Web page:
2. For those who are unable to attend the film screening, the CBC will be airing a TV version on Thursday December 2nd on the News World Channel at 10:00 p.m.
Click for more details
Message from Kathleen Jordan, mother of Chris:
I hope you can join the Bill Jordan family in viewing "The Ties That Bind". The documentary film which was recorded over a period of 3 years from 2001 to 2004, depicts the challenges of the Jordan family with their adult son with disabilities, Christopher, as he prepares for an interdependent life in his community.
With the help of a personal support network created by the family and a local charity, Lifetime Networks Ottawa (LNO), the family prepares for a safe and secure future for their son. Bill and I were instrumental in starting this organization in Ottawa and it is modeled after an organization in B.C. called PLAN. A more detailed explanation of both organizations can
be found at the following and;
At the most recent web site created by NFB and hosted by Geoff Jordan, NFB hopes to inspire you through the stories on the site and provide information for you to learn more. This fully accessible site begins by telling the Jordan story (most if not all of these stories are not repeated in the documentary) but it is hoped that you will participate by visiting the site, sharing your opinions and/or stories, and eventually becoming part of someone's network in your community or neighbourhood.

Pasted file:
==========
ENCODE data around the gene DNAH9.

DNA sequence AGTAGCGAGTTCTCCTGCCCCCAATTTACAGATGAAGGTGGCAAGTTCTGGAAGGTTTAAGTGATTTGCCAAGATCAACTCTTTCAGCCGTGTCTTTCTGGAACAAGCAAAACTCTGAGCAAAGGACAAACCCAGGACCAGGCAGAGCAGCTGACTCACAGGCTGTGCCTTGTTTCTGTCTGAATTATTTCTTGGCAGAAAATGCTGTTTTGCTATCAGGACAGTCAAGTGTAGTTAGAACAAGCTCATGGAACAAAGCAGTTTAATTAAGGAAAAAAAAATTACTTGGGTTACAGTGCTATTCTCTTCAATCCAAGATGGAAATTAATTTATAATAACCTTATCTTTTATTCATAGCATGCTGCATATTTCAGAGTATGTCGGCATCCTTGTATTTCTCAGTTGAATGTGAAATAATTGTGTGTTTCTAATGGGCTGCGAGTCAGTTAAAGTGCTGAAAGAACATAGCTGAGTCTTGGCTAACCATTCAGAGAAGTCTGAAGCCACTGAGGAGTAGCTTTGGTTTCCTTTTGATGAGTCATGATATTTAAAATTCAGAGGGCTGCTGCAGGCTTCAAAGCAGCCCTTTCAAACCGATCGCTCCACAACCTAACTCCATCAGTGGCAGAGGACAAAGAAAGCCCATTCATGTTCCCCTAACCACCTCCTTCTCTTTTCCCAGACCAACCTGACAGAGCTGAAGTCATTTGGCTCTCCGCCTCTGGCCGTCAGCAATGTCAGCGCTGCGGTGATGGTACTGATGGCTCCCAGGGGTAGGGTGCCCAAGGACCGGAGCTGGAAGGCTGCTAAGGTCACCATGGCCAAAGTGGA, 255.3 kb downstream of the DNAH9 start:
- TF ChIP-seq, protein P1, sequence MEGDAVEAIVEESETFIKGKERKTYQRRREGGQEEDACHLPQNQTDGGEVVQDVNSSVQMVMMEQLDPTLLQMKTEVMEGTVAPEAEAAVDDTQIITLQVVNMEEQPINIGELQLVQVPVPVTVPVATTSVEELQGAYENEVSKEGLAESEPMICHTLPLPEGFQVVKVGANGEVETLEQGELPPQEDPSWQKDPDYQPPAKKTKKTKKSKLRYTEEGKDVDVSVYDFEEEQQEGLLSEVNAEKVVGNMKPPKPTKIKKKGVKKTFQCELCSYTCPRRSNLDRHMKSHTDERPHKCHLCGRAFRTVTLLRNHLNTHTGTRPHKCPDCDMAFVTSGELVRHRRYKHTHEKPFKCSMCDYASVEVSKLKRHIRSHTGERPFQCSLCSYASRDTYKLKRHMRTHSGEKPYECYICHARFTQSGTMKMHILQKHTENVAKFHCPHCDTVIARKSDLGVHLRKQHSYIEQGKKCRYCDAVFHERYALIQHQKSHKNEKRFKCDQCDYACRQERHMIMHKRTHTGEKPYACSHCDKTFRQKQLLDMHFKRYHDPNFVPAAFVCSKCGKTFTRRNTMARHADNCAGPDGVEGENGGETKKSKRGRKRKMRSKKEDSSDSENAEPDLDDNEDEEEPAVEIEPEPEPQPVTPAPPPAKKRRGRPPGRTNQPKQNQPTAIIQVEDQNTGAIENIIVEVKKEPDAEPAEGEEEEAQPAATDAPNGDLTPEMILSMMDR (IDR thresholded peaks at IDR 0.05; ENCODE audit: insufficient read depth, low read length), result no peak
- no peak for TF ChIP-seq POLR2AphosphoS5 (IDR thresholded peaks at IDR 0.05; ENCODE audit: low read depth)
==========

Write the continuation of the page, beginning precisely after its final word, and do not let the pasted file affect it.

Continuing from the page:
This film makes a memorable contribution to social policy issues of growing relevance in Ontario and Canada. Although the screening of the film will be followed by a Q.& A. with the family, there might also be an opportunity to pose questions to the politicians - federal and provincial directly involved in these issues. It is absolutely essential that the most vulnerable members of our society can achieve a level of interdependence and dignity while becoming valuable contributors in their communities. We are optimistic that together we can figure out how this can work rather than focusing on why it can't. I invite you to participate!

Thursday, December 2, 2004
, 9am-4:30pm, in Toronto
An Exploration of Some Higher Order Issues of
Restraint as a Human Service Technique

Location:  Room SHE560, 5th Floor, Sally Horsfall Eaton Building,
Ryerson University
Recently, the press, some advocacy groups, and professional organizations have been raising questions concerning the use of restraints in human services.  This workshop provides a forum for concerned individuals, especially service workers, to explore some of these troubling moral questions raised by the use of restraints in human services, especially within the context of the vulnerability of people who receive services.  This is not a how-to-workshop, but rather an opportunity for reflection and learning. Click for information and to register

.....advance announcement....

Friday, April 29, 2005 in Guelph
Click for planning updates and conference program